Big Sioux River area gets pick-me-up

Leslie and Libby Heinemann and Kailah Riedesel haul a picnic table out of the trees along the Big Sioux River.

Volunteers removed picnic tables, shoes, plastic bags, buckets and other debris from the banks of the Big Sioux River Saturday.
About 30 people of various ages walked along the river in the Flandreau city park, at the dam and behind the high school stadium as part of an Earth Day effort initiated by Friends of the Big Sioux River. Similar clean-up events were held in other communities, including Sioux Falls and Watertown.
“Overall, it went very well,” said Steven Dahlmeier, a Flandreau native and board member of the group. “We made a dent in everything that was out there.”
Some of the trash included polystyrene cups, water bottles, cans, general trash, a bike and a television.
Because of flooding two springs ago, volunteers at the park also found four picnic tables that likely had washed away and a riser used at the target shooting range.
Dahlmeier said a lot of stuff floats away in floods.
“Any tree areas along the river is a good place to catch trash when it floods,” he said. “We appreciate everybody coming out and the support. We’ll do it again.”
Mike and Heather Ketcham of Flandreau hauled out shoes, a bucket, plastics and metal from the areas they walked.
“We like to kayak on the river. We see a lot of the garbage,” he said.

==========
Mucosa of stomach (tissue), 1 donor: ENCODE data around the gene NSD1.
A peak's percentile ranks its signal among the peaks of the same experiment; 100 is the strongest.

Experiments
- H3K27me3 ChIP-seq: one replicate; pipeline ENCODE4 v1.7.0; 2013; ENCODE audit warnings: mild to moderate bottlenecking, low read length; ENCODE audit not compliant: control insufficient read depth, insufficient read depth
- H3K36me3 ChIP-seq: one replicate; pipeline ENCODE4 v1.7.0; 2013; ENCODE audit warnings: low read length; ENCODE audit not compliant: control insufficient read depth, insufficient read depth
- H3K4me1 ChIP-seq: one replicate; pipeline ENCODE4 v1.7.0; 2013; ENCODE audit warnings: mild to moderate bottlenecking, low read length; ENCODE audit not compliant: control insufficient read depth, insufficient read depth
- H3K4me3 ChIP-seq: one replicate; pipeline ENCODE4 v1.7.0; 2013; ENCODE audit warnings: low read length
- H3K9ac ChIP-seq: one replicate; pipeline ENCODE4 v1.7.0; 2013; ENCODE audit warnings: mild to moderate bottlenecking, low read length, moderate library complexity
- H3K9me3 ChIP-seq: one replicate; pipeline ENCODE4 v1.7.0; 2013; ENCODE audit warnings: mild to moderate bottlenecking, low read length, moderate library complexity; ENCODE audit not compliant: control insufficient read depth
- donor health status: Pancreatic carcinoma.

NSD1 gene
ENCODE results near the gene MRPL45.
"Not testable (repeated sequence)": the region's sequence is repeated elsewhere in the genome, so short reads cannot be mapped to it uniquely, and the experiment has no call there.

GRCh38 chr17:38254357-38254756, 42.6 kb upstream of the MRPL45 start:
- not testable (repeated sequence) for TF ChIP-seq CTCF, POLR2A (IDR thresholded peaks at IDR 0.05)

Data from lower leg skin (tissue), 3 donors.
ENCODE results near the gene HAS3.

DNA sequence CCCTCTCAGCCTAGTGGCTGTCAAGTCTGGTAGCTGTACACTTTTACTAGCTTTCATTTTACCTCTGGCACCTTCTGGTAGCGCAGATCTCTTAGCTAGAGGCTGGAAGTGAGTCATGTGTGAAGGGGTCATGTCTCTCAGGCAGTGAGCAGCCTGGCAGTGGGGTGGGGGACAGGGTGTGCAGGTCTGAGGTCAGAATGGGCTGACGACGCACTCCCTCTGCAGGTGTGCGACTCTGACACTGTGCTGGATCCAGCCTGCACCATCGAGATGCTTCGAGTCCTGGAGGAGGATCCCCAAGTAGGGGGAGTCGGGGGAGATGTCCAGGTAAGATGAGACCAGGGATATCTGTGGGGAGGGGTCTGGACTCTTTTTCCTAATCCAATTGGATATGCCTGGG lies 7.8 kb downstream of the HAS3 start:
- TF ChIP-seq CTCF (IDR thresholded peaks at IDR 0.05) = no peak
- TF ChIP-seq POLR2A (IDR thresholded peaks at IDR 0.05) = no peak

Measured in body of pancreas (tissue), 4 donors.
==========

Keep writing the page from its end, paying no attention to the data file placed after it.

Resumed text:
Kailah Riedesel drove from Wentworth to help with the cleanup because she likes to paddle the river. “I thought I’d come and just help out.”
Les and Libby Heinemann live out of town but have about a half mile of river that goes through their property. They clean it up each year and see the kinds of things that wash downstream during flooding.
Saturday, they worked in the park and behind the school stadium picking up bags of trash and carrying out some of the picnic tables.
Emily Firman Pieper brought two of her children – Amelia, 12, and Atticus, 9 -- out for the morning, a sunny but cool 40-degree spring day in which the river showed off its sparkling beauty. Their puppy, Luna, tagged along, while they each bagged trash, including a heavy metal piece that looked like it belonged to a farm implement.
“We thought it would be good to help,” Firman Pieper said. “The river does a lot for us in Flandreau, so we want to do something for it.”
At the dam and the bridge, nine volunteers -- including several Flandreau Santee Sioux Tribe members -- picked garbage from the rocks and steep banks.
Mayor Dan Sutton said he was pleased that people care and want to volunteer to help eliminate trash that pollutes the river. The city provided a truck to remove the bags of debris and other items that were collected.
“I think this is all about community pride and taking care of our natural resources,” he said. “We had a great day.”

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